You do not have to register a trademark with the United States Patent and Trademark Office (USPTO) or the entity that oversees trademarks in your state to use the mark. Instead, you can establish your rights in a particular mark based on your use of it. Since you do not have to register a trademark or service mark in order to use it, why do businesses register their trademarks?
Registering a trademark with the USPTO has these significant benefits for owners:
- Giving constructive notice of your claim of ownership on the mark to all members of the U.S. market;
- Providing a legal presumption that you own the mark and that you possess the exclusive right to use the mark nationwide or in connection with particular goods or services in the event the mark is ever at issue in a trademark lawsuit;
- Allowing you to sue others related to their misuse of your trademark in federal court;
- Using the registration with the USPTO as a basis for registration abroad; and
- Filing the registration with the U.S. Customs Service so that you can stop others from importing infringing foreign goods.
It is a sound business decision to do a trademark search before you build up a particular trademark, and you must do a search before you try to register it.
Rights Affected By Registration
In some countries, you secure rights in a trademark by registering it. In the United States, however, you obtain limited trademark rights as soon as you start to use it in commerce. As soon as you claim your right in a particular mark, you can use the “TM” (trademark) or “SM” (service mark) symbol. However, you can only use the federal registration symbol of ® if the USPTO registers the mark, and the symbol with the mark can then only be used in connection with the goods or services that the USPTO lists in the trademark registration.
Federally registering your mark allows you to use the mark around the United States without fearing that somebody else will limit your rights or sue you. Registration can also help you build your brand with distributors and resellers and avoid one of these business relationships turning sour. Resellers sometimes register trademarks of companies for which they sell goods if the mark is not already registered by the company. Registration by a reseller can turn into a dispute that results in a lawsuit to decide the rightful owner of the mark.
Registration can also stop or resolve disputes about the ownership of an Internet domain name. For example, if you own the trademark “Sideways,” you may find that the domain name sideways.com has already been registered. A trademark registration provides evidence of your right to the mark. Any domain name acquired in bad faith can be transferred.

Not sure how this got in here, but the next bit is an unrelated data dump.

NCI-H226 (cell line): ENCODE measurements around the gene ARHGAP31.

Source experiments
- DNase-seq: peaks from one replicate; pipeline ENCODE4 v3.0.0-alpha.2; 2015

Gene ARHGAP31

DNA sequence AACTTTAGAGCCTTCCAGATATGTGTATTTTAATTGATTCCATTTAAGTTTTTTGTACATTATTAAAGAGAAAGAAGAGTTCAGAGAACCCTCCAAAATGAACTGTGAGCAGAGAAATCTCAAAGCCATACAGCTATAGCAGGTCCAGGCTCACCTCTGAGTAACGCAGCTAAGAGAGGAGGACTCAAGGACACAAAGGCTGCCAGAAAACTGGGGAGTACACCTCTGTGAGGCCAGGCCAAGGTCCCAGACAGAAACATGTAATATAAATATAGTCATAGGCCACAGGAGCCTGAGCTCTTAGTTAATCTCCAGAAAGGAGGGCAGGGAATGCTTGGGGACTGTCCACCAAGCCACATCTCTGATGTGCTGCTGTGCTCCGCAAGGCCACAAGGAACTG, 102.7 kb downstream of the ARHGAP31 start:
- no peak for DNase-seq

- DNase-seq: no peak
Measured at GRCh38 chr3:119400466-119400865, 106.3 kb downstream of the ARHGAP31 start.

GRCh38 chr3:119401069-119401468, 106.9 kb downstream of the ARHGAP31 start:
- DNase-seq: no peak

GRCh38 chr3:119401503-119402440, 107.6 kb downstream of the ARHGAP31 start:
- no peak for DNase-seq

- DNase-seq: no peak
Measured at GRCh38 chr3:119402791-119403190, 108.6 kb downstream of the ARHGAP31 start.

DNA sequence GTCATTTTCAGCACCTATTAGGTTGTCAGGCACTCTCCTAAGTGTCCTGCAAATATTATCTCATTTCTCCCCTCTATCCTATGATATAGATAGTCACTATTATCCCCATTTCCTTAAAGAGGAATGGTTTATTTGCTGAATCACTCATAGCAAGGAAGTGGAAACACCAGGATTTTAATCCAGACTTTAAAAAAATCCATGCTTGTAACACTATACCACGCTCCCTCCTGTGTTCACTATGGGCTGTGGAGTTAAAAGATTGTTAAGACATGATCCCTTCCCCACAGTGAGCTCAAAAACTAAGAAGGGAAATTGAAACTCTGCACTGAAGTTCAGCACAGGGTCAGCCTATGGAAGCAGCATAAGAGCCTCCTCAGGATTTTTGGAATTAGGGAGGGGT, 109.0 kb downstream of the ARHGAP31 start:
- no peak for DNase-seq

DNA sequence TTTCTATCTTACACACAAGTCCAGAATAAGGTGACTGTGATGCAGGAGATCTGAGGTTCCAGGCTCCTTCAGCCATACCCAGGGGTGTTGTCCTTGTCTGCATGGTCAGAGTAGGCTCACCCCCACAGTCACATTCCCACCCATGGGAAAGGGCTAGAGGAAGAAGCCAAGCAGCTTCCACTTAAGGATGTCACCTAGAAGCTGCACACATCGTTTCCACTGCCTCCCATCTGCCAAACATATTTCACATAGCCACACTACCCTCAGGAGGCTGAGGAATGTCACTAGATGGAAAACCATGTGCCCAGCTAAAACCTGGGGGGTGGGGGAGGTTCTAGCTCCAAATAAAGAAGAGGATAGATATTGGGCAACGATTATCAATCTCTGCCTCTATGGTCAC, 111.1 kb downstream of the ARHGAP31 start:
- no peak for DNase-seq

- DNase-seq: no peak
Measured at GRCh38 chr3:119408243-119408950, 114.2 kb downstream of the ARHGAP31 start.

Similarly, if you register your mark with the USPTO, you can also register the mark with the United States Customs and Border Protection service. The Customs officers will be able to block goods that infringe your mark from entering the country and affecting your business. For small businesses, this may not be a concern. However, over time, a small business may grow, and this protection can be very useful down the road. Finally, registration allows you to start a lawsuit from the position that your trademark is valid. You will not need to prove to the court that it is valid. There are additional remedies available for those whose registered trademark is infringed.
Process for Registration
The Lanham Act and Title 37, Part 2 codify the rules of federal trademark registration. If you apply to register your trademark with the USPTO, an examiner will review your application. If the examiner denies your application, you have six months to reply to the examiner or amend your application. The application will be reexamined. This process can be repeated until the examiner issues a final refusal of registration or you do not reply, amend, or appeal.
If an examiner approves your application, it will be published in the Official Gazette of the USPTO. This gives others the opportunities to oppose registration of the mark. One reason that others would oppose registration is if they are using a similar mark and believe that your mark will dilute theirs.
The person or entity opposing registration of your mark will need to show that it is likely to be damaged if your mark is registered and there are valid grounds why you are not entitled to register your mark. The mark will be registered unless the party opposing it successfully shows these elements. A notice of registration will be published in the Official Gazette. Others have five years after your trademark has been registered to file a petition to have your trademark’s registration cancelled.